I realize that eight years ago, I said no because there were too many more yeses.
For the first time since age 22 I am beach bound, cruising along the flat expanse of Route 50 and catching teases of salt in the air.
I last drove this far east to discuss Stephen King with a boy I liked over greasy subs and cheap beer. He lived in a summer beach house with worn white siding and split the rent with 10 other boys working odd jobs, sharing a sunroom that housed a singular computer and accompanying roll of toilet paper.
A lot has changed since then. I check into a hotel along the Chesapeake with fluffy towels and fresh sheets, and stuff a small backpack with provisionals for the Cross Island Trail. Quite literally, I’ve taken a page from Cheryl Strayed’s book Wild and decided to hike through woods and over estuaries until I reach the marina. After the 10-mile journey, I reward myself with white sangria, shrimp and grits, and a cream soup with hunks of crab that fill my entire mouth. The moon slices into the lapping bay waters like the curved blade of a sickle. Today has come to an end: the day the man who once offered me a ring has married someone else.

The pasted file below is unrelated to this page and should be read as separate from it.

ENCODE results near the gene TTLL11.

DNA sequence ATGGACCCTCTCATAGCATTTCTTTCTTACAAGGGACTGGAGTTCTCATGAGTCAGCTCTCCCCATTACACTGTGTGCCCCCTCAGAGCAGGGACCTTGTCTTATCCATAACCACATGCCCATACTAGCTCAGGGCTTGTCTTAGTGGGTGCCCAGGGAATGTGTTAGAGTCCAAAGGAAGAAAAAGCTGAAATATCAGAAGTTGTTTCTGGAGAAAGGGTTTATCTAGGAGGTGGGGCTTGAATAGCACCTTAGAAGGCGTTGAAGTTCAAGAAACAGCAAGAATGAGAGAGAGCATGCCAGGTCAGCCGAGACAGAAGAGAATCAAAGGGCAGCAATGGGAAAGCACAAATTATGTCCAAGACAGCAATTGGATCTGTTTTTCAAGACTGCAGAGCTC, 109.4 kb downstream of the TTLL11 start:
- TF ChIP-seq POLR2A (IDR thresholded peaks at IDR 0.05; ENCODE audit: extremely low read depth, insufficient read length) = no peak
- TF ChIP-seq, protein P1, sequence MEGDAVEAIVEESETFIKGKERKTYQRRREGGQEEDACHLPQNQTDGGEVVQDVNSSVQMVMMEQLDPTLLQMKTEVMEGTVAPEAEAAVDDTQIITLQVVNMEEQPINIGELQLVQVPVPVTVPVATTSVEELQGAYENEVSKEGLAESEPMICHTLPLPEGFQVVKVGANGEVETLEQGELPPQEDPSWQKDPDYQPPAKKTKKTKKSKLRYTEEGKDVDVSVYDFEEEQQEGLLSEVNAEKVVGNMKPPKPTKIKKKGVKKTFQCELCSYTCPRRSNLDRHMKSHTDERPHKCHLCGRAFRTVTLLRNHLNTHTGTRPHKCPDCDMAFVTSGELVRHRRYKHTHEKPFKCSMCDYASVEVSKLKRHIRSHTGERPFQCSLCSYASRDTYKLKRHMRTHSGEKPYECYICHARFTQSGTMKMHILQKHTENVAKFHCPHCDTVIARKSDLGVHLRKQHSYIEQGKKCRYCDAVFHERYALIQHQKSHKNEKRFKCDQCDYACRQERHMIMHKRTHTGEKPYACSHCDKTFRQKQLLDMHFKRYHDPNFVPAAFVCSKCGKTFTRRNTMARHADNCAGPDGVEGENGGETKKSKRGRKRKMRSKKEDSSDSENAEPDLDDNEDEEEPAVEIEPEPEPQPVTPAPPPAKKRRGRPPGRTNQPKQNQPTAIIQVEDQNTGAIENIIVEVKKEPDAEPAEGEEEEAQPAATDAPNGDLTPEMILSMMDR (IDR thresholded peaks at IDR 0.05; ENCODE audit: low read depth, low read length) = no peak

I don’t love this man anymore. I haven’t for many years, though I still think about him on occasion. He was my first real “adult” relationship, which felt particularly grown-up given that I was an 18-year-old community college student and he was 27. For two years we shared our passions for teaching and performing music, took day trips to Gettysburg and Cunningham Falls, spent rainy afternoons watching movies in a tangle on the couch. When I transferred to a residential college, he even whisked me away to a hotel to celebrate our anniversary.
But during those two years, our interests and aspirations diverged dramatically. I threw myself into orchestra and college radio while he fought every campus activity tooth and nail. He wanted me home every weekend, because even though he had never gone to college and mine was the furthest thing from a party school, he claimed to know “what kinds of things go on.” He accused me of desiring virtually every friend of the opposite sex, gay or straight, and finally declared on a trip to the falls that he no longer wanted to hear about my friendships or schooling “because that doesn’t have anything to do with us.” As my life opportunities expanded, his folded into complacency.